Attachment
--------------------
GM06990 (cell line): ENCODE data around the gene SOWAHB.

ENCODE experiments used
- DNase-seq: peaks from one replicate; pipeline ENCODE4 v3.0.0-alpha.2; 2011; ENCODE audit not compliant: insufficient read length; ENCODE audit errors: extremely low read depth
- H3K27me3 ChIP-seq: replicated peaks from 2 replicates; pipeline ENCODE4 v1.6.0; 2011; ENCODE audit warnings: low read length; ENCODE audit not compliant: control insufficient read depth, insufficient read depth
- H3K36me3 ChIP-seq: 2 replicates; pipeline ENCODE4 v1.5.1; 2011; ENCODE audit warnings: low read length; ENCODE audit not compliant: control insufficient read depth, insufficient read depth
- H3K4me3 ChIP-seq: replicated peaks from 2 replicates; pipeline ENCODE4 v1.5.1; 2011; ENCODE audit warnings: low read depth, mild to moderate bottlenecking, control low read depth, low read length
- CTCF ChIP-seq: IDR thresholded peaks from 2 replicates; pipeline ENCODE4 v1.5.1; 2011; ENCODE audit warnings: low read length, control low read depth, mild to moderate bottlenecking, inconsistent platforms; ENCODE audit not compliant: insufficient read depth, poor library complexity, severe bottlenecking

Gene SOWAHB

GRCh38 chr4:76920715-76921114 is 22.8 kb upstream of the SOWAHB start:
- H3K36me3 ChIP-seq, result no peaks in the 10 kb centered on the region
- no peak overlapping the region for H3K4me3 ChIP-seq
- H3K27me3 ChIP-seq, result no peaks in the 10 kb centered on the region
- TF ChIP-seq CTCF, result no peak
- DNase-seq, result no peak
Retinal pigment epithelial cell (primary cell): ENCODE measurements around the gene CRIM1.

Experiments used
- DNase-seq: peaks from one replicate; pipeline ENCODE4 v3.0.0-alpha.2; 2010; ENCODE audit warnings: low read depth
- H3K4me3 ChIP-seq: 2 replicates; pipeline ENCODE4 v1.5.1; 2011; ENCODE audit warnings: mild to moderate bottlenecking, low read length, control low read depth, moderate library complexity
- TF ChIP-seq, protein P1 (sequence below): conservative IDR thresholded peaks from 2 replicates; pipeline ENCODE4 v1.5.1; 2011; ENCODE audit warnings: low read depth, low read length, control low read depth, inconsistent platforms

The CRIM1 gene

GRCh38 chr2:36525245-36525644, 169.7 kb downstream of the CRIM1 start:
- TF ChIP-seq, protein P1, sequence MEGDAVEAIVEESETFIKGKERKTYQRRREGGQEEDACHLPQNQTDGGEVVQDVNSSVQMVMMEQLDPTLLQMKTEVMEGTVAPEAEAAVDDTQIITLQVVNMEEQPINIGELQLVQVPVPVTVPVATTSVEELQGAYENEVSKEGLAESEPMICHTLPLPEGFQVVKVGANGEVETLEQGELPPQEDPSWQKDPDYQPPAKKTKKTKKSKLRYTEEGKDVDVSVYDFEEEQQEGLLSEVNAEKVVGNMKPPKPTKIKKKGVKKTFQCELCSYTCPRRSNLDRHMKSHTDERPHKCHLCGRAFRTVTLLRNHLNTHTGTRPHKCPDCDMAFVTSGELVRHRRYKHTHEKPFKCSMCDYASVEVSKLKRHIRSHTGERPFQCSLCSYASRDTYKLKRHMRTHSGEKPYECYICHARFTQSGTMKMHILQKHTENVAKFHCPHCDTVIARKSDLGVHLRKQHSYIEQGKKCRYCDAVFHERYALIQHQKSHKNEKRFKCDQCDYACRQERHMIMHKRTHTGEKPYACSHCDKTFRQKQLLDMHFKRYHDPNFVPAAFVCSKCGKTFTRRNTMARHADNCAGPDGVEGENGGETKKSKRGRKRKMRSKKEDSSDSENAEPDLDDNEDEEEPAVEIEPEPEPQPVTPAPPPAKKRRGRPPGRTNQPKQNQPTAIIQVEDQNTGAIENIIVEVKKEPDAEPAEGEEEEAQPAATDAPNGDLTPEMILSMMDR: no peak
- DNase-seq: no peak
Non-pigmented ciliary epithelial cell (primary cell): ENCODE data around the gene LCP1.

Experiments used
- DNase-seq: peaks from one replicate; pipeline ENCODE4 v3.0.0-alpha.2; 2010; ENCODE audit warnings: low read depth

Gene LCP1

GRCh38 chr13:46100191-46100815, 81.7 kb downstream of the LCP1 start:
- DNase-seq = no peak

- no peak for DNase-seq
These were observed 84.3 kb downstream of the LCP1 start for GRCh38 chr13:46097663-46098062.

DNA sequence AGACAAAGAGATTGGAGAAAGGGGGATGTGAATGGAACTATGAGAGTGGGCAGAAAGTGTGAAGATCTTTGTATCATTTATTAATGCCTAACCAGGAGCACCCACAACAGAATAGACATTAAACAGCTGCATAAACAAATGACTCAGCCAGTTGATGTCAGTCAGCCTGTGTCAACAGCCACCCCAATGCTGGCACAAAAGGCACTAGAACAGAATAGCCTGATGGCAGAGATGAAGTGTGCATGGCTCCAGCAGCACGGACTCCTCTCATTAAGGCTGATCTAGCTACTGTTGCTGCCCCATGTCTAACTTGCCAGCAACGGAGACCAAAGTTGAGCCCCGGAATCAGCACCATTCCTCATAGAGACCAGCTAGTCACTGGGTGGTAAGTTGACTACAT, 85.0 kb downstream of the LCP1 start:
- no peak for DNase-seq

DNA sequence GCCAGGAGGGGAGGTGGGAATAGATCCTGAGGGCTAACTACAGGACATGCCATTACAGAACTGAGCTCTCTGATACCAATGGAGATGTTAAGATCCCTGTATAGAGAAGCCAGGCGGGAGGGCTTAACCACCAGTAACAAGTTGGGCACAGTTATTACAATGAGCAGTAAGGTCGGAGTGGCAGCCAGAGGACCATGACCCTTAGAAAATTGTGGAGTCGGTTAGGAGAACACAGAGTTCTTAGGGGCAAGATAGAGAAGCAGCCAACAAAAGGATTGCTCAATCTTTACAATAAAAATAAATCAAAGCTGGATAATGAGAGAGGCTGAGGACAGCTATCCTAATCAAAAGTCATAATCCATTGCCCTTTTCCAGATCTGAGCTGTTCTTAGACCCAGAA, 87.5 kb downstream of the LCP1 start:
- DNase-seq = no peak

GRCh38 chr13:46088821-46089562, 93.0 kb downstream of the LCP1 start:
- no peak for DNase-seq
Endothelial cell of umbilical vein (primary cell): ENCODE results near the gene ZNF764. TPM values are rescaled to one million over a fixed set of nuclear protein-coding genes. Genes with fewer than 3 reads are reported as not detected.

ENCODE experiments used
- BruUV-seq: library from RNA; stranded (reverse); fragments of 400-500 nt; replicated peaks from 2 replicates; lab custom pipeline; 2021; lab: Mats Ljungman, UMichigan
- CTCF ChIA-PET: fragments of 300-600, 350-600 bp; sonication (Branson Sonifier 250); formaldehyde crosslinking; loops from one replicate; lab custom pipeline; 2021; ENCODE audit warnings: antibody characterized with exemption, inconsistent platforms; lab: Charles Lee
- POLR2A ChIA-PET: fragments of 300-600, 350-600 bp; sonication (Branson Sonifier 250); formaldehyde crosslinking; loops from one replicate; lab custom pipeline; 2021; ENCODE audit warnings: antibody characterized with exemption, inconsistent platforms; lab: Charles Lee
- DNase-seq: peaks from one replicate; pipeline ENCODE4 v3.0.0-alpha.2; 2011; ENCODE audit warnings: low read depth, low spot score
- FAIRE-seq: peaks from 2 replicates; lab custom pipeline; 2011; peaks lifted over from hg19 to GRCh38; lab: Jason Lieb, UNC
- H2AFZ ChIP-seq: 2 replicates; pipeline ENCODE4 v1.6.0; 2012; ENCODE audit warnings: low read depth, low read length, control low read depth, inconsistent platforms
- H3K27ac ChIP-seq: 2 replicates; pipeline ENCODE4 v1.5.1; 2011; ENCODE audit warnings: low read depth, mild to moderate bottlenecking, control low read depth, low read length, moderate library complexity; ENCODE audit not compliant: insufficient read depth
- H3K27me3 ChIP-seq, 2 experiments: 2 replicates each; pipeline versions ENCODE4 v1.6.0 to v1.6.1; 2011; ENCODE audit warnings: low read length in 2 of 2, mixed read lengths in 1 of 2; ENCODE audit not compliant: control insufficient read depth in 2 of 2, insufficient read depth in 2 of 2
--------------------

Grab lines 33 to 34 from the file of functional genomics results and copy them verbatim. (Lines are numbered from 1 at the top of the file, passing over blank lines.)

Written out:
- no peak for DNase-seq

DNA sequence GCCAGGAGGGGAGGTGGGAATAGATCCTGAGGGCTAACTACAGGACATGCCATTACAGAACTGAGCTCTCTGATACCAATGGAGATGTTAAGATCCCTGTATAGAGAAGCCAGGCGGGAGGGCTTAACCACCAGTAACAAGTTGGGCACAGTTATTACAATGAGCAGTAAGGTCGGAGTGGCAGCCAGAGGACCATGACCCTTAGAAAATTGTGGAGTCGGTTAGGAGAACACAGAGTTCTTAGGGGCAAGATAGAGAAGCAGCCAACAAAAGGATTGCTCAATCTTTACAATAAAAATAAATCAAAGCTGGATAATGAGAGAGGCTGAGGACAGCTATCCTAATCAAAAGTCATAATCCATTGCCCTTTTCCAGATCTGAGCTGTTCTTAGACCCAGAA, 87.5 kb downstream of the LCP1 start: